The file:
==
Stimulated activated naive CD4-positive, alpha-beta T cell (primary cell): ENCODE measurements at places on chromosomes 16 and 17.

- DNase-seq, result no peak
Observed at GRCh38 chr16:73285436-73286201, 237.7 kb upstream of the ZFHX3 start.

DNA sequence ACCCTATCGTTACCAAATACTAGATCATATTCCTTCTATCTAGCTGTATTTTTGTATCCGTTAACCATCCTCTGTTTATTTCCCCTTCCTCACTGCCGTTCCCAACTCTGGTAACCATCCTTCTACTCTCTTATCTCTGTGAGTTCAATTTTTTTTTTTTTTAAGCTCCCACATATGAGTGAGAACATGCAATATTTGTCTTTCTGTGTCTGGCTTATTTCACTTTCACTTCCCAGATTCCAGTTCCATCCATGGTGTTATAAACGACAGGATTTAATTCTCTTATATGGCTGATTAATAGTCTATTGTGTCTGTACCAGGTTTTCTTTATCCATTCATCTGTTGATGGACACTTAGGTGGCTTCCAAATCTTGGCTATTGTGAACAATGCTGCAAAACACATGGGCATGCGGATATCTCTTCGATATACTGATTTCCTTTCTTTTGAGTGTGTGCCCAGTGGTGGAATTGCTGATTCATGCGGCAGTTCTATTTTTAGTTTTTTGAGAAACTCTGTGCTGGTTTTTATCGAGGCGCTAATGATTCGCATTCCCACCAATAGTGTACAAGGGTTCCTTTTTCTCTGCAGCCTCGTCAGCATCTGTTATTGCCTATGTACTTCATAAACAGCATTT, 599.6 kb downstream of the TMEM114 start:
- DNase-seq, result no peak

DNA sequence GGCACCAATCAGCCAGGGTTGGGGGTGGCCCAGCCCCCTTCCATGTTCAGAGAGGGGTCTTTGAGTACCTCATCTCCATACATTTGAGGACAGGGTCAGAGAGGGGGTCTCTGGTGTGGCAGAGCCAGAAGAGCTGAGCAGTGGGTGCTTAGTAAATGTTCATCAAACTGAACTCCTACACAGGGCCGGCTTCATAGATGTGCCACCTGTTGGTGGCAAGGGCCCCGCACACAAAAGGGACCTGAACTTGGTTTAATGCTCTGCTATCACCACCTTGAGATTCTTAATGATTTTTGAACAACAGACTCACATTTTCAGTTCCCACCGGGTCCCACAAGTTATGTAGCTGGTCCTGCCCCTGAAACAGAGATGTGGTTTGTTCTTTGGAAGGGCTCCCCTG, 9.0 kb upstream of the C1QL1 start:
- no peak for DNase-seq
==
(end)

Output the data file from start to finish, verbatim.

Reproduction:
Stimulated activated naive CD4-positive, alpha-beta T cell (primary cell): ENCODE measurements at places on chromosomes 16 and 17.

- DNase-seq, result no peak
Observed at GRCh38 chr16:73285436-73286201, 237.7 kb upstream of the ZFHX3 start.

DNA sequence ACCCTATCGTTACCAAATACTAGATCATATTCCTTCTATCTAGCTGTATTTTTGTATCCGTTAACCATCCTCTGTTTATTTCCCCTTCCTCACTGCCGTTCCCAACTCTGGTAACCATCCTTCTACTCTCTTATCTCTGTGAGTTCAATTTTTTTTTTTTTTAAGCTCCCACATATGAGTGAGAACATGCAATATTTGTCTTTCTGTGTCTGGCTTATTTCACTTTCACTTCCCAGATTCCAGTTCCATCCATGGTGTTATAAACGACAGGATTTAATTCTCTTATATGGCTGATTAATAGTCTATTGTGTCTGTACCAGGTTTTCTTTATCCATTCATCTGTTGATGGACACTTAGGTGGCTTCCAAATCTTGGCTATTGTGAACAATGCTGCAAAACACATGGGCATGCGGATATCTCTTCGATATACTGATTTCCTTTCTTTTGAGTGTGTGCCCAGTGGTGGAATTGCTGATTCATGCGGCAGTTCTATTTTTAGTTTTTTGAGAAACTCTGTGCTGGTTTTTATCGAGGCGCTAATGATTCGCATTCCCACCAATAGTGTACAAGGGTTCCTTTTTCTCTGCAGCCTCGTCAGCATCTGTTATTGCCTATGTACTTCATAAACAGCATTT, 599.6 kb downstream of the TMEM114 start:
- DNase-seq, result no peak

DNA sequence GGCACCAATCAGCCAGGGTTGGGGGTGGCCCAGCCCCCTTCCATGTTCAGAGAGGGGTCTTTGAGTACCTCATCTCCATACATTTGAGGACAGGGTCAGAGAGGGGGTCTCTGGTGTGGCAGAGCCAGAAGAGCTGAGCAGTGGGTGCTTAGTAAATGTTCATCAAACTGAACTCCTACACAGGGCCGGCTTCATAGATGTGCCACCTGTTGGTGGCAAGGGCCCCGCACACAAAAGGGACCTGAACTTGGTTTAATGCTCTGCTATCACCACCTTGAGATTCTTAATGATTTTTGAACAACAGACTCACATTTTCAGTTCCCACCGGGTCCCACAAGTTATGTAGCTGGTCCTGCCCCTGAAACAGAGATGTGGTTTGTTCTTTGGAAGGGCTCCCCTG, 9.0 kb upstream of the C1QL1 start:
- no peak for DNase-seq